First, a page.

Prime Minister Julia Gillard has called a press conference for Monday afternoon, where she is expected to address questions over her conduct as a lawyer in the 1990s, in a bid to head off a Coalition attack in question time.
Deputy Opposition Leader Julie Bishop has been preparing for weeks to grill Ms Gillard about her links to the AWU scandal and on Monday morning, Opposition Leader Tony Abbott said that Ms Gillard needed to tell "her side of the story".
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Gillard addresses AWU allegations
Prime Minister Julia Gillard again addresses her role in setting up an alleged union slush fund 17 years ago.
''All we've had from the Prime Minister so far are increasingly shrill stonewallings, increasingly shrill denials," he told reporters in Canberra.
It is understood Ms Gillard will try and take questions to exhaust the issue at the 1pm press conference, so she can later tell Parliament she has already answered questions on the matter.
Gillard's Australian Workers Union controversy
It’s the final sitting week of parliament and attention is focused on Gillard's involvement in the Australian Workers Union slush fund, as the opposition weighs how to handle the scandal.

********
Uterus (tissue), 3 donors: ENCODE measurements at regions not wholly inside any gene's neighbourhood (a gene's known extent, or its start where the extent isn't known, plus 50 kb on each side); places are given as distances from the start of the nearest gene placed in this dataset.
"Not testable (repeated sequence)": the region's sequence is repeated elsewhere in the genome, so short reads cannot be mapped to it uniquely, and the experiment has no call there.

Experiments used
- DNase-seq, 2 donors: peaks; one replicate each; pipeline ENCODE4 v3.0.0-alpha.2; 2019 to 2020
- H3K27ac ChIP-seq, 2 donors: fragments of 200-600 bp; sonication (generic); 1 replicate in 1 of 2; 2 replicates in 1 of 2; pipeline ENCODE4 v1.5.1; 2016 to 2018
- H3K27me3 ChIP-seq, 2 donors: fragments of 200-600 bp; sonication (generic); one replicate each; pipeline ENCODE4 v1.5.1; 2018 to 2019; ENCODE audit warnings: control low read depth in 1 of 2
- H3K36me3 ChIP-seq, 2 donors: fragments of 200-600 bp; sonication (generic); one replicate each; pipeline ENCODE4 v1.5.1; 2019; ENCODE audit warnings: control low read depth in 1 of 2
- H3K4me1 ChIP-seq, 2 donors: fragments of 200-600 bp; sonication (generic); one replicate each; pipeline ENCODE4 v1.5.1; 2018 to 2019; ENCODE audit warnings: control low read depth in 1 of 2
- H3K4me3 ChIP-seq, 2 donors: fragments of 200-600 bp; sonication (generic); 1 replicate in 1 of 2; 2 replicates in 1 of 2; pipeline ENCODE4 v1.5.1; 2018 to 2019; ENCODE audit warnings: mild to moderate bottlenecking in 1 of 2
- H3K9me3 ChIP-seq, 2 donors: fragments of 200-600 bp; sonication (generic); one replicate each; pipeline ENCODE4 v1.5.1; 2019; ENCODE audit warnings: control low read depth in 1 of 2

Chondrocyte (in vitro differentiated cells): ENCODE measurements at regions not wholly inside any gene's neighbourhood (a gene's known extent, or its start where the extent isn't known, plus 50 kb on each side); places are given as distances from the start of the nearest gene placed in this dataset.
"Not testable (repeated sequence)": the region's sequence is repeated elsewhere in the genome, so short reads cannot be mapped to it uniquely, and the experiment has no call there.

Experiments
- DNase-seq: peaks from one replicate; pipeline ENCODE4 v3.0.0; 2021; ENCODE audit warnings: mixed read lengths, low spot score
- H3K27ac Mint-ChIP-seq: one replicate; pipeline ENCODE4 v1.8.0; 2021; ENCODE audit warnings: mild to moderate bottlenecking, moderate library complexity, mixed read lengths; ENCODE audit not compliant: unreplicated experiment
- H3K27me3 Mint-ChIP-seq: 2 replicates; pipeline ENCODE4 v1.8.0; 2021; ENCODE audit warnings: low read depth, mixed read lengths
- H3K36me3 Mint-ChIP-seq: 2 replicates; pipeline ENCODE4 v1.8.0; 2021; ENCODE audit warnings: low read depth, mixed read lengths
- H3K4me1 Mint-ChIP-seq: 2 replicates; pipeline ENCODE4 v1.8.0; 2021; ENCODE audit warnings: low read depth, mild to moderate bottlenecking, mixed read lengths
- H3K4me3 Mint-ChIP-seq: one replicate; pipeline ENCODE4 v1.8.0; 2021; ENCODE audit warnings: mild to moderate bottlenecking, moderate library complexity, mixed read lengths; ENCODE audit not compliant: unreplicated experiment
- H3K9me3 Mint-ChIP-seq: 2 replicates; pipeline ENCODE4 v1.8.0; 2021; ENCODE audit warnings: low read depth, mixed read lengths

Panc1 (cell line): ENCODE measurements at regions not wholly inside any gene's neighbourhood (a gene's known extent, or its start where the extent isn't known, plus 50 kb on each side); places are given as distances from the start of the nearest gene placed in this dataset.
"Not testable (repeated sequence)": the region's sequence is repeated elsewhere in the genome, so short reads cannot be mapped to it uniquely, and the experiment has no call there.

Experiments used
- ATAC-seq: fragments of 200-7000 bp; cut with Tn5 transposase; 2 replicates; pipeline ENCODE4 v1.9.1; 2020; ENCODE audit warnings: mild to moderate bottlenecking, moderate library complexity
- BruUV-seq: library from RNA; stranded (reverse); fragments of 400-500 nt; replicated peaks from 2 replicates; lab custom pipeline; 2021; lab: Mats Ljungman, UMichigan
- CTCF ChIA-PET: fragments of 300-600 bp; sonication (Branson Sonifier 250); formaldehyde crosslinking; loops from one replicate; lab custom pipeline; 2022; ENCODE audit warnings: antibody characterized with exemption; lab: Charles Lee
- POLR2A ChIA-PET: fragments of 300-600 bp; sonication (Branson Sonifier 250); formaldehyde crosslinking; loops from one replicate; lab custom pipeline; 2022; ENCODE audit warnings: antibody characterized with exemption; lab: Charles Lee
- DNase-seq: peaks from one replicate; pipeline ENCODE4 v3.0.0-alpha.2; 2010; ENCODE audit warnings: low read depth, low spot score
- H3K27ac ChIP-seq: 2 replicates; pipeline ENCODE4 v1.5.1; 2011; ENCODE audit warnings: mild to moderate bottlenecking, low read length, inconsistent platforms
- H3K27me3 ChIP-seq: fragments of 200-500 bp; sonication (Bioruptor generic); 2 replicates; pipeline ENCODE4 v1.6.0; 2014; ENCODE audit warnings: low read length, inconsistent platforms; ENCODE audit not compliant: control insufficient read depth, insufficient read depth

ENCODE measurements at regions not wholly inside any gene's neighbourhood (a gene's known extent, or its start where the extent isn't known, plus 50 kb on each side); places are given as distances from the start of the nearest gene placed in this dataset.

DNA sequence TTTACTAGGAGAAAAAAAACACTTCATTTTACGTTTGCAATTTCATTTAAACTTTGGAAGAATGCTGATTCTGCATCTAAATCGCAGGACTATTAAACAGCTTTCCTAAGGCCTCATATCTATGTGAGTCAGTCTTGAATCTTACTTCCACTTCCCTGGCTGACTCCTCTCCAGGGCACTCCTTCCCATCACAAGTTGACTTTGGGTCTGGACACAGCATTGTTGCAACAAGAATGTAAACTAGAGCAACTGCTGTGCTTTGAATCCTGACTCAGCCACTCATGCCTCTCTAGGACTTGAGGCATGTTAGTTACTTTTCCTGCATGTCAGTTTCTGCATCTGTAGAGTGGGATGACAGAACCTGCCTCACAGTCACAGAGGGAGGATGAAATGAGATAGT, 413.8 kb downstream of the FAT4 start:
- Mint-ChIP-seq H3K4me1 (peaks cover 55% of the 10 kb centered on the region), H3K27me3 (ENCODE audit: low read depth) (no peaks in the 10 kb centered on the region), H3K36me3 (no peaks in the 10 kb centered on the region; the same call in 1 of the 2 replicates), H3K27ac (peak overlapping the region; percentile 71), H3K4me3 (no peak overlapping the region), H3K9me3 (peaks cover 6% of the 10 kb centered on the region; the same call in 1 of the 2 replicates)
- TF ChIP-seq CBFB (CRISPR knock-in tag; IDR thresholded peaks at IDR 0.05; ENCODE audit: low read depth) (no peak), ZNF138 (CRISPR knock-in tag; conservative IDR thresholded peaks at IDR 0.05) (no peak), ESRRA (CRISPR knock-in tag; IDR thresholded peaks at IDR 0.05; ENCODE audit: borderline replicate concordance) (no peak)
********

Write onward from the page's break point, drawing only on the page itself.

On Sunday, Ms Bishop vowed to put a "range" of new questions to Ms Gillard during question time today about the Prime Minister's involvement in the AWU affair, saying they would be supported by "documents".
She said she would ask Ms Gillard about her work as a lawyer at Slater & Gordon in the 1990s and whether she was "honest" with her firm's clients and the AWU in terms of her knowledge of a union slush fund.
The fund was allegedly used by Ms Gillard's then boyfriend Bruce Wilson and another union official, Ralph Blewitt, to defraud union members and pay for part of a home loan.
Ms Gillard has repeatedly denied any wrongdoing in the matter and said that her conduct as a lawyer on the matter was ethical.
In a lengthy press conference in August, Ms Gillard said she provided assistance in setting up the Australian Workers Union Workplace Reform Association, but did not know what its true nature was and did not knowingly benefit from it.
Ms Gillard said she first learned of the AWU fraud in 1995 and then ended her relationship with Mr Wilson.
On Friday Ms Gillard told reporters in Melbourne that no one had put a "substantiated" claim of wrongdoing against her in 20 years.
"What this all means is that this whole campaign of smear actually boils down to absolutely nothing," she said.
Before the Prime Minister's press conference on Monday, Ms Gillard addressed a White Ribbon Day event at Parliament House where she said every sector of the Australian community must act to reduce violence against women and girls.
''Everyone must take ownership and responsibility, in every home, in every workplace, every school, every campus, every church, and on every street,'' she said.
Mr Abbott also spoke at the event and said that violence was never acceptable.
''As a husband, as a brother as a father, I enthusiastically participate in this campaign,'' he said.
''I have a duty to do everything I humanly can to build a safe world for the people I love.''